Insulin resistance in type 2 diabetes
Insulin resistance in the liver
Insulin action on glucose metabolism in the fasting state
After an overnight fast, insulin restrains endogenous glucose production. Endogenous glucose production is closely correlated with the fasting plasma glucose concentration, and is its main determinant in patients with type 2 diabetes (8). This is because glucose utilization occurs largely independent of insulin in tissues such as the brain (which accounts for approximately 50% of whole body-glucose utilization in the fasting state), and because hyperglycaemia, via the mass-action effect of glucose, maintains glucose utilization at a normal or even increased rate. The relationship between endogenous glucose production and fasting glucose is observed despite hyper-glycaemia, normo- or hyper-glucagonaemia, and normo- or hyperinsulinaemia. Since hyperglycaemia and hyperinsulinaemia normally inhibit endogenous glucose production (Fig. 22.214.171.124), this implies that insulin resistance contributes to the increase in basal endogenous glucose production (9). Normal or raised glucagon levels in the face of hyperglycaemia also contribute to increased glucose production (10). This hepatic insulin resistance is associated with excess fat accumulation in the liver (11, 12). The clinical implication of these findings is that strategies designed to lower fasting glucose should aim at inhibiting overproduction of glucose from the liver, rather than at further increasing glucose uptake in type 2 diabetes. Also, the greater the resistance at the liver, the greater the need for endogenous and exogenous insulin (11).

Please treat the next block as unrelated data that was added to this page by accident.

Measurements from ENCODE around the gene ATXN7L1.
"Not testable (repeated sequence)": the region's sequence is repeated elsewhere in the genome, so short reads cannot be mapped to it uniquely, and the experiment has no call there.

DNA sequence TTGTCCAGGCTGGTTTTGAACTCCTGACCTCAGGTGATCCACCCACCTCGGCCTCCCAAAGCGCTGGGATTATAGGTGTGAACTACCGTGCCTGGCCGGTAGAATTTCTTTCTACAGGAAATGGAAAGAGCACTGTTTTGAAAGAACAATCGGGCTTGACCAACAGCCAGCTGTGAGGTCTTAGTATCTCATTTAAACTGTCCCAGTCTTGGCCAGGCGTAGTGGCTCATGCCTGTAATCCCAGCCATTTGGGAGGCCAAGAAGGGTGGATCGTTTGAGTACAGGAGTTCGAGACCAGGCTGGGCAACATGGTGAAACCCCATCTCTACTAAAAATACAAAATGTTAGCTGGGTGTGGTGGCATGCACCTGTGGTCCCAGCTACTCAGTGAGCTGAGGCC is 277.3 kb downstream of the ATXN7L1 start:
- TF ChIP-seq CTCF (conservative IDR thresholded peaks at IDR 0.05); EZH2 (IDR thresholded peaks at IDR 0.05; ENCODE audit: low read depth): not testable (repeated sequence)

Insulin action on glucose metabolism in the postprandial state
After a meal, increases in insulin and glucose concentrations and a concomitant decrease in glucagon almost completely suppress endogenous glucose production under normal conditions (13). In patients with type 2 diabetes, this suppression is incomplete because of hepatic insulin resistance, deficient insulin, and excessive glucagon secretion (10). Persistent hepatic glucose production after eating is the main reason for sustained post-meal hyperglycaemia (13). Under postprandial conditions, approximately one-third of glucose is utilized in skeletal muscle, one-third is oxidized in the brain, and the remaining third is stored in the liver (14). In patients with type 2 diabetes, the overall rate of glucose utilization is quantitatively normal, because hyperglycaemia per se, due to the mass-action effect of glucose, acts to compensates for impaired insulin stimulation of glucose uptake into peripheral tissues (13). The ability of the liver to store glucose during a meal appears intact or is only slightly diminished (10). The brain utilizes similar amounts of glucose in both normal subjects and patients with type 2 diabetes. Thus, postprandial hyperglycaemia must be due to the incomplete suppression of endogenous glucose production.